One last notice here. Thomas Kent Miller suggested the Curtis Books edition of Edison Marshall's The Lost Land (originally published as Dian of the Lost Land by Chilton in 1968), but the undated edition by Curtis Books seems to have come out in 1972 (Curtis Books in fact published only between 1971-74), so that rules it out. The blurb on it says: "A Thrilling journey to a world beyond Middle Earth and Narnia". Here, at least, is an early misspelling of Middle-earth, a common error which continues to this day in major news organizations like The New York Times, which can never get it right. But a look at the wraparound cover for The Lost Land is still in order, for it's another Gervasio Gallardo cover, one of his more surreal types, but a Gallardo nonetheless, and one that isn't often seen.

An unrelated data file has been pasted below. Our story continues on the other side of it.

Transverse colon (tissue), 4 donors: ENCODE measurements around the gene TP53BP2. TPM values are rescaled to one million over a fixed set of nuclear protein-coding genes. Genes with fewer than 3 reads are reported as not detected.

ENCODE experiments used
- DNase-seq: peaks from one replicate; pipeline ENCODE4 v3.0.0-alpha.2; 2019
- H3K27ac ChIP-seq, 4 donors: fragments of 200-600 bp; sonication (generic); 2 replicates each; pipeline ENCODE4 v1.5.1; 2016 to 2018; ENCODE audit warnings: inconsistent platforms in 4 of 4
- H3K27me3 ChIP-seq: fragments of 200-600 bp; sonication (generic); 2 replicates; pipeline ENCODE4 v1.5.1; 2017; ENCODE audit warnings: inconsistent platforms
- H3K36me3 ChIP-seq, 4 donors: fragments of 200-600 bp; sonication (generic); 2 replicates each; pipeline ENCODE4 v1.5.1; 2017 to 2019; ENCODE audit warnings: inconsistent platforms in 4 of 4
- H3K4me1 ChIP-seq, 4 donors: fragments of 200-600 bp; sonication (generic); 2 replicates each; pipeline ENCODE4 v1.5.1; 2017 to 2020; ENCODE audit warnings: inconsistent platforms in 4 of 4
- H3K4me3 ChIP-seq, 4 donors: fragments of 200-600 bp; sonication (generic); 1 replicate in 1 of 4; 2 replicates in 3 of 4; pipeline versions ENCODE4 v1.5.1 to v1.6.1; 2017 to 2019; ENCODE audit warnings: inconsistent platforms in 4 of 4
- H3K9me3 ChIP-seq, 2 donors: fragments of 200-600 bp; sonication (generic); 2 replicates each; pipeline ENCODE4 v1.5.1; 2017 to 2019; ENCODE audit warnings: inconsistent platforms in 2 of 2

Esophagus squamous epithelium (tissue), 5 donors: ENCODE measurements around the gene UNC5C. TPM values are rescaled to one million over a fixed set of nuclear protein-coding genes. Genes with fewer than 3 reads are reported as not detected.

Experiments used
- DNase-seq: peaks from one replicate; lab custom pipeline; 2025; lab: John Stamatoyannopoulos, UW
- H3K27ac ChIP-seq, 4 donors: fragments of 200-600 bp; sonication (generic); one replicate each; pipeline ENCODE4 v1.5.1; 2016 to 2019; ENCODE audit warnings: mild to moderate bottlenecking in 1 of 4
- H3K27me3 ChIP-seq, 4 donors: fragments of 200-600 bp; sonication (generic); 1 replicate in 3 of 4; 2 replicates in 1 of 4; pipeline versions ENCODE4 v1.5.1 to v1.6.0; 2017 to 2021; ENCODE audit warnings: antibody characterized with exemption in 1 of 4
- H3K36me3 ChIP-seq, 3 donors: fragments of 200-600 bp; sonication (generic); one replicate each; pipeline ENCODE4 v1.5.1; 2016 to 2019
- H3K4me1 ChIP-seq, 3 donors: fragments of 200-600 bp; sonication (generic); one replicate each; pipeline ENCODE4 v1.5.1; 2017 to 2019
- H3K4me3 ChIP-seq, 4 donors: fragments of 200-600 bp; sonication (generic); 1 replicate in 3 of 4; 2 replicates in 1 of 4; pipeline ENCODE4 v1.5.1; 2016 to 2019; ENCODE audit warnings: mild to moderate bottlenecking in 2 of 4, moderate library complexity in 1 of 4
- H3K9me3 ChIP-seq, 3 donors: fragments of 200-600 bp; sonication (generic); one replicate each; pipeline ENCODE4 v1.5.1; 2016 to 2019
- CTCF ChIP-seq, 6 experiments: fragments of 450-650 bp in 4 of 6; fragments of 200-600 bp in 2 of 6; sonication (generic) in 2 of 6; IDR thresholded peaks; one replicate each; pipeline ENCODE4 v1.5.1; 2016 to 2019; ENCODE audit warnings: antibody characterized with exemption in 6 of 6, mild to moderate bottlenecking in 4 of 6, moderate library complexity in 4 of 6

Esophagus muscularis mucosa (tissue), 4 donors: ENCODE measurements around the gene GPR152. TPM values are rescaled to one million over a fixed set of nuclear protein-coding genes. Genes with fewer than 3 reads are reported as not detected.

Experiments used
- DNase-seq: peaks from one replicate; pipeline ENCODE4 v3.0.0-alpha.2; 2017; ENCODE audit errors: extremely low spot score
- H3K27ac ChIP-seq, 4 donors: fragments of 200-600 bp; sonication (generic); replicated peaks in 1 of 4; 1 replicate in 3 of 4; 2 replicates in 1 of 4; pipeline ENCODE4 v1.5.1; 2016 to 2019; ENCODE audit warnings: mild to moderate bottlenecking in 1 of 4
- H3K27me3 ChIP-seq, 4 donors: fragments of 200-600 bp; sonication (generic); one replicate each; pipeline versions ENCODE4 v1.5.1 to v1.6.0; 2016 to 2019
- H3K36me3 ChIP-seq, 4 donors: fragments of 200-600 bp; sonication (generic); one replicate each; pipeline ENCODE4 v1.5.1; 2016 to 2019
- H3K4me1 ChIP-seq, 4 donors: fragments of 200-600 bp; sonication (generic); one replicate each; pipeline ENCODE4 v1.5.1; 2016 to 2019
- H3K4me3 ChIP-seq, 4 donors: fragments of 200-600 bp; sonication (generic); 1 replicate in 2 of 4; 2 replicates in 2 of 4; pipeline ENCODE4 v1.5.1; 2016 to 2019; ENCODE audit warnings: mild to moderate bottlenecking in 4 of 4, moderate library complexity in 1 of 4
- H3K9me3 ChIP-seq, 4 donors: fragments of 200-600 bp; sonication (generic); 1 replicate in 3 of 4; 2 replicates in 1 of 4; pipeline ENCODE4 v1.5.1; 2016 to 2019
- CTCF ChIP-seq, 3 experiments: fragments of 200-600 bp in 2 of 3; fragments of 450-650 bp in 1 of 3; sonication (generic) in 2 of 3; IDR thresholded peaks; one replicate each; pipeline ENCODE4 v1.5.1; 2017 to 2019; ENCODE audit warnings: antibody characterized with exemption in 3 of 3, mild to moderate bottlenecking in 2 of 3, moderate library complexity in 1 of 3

Interestingly, the bulk of these early blurbs seem to have originated with people who had some connections with Tolkien. Betty and Ian Ballantine published The Hobbit and The Lord of the Rings with their firm in 1965. The editor at Ace Books who published the pirated edition of The Lord of the Rings in 1965, and who published the Alan Garner books, was Donald A. Wollheim. Though he professed himself to be no great fan of Tolkien's, Wollheim knew what sold, and was happy to supply book-buyers with what he expected would sell. L. Sprague de Camp was another acquaintance of Tolkien's. They began corresponding in 1963 and Tolkien entertained de Camp at his house in February 1967, as de Camp was returning to the U.S. from a trip to the Middle East and India. Tolkien's acquaintance with Arthur C. Clarke and Sterling Lanier I have mentioned above, but one can also add Alan Garner's name to those connected to Tolkien. Garner was a student at Magdalen College, Oxford, in the mid-1950s, and has acknowledged that he met both Tolkien and C.S. Lewis, though Garner claims that Tolkien's writings had no influence on him. Many readers question this assertion.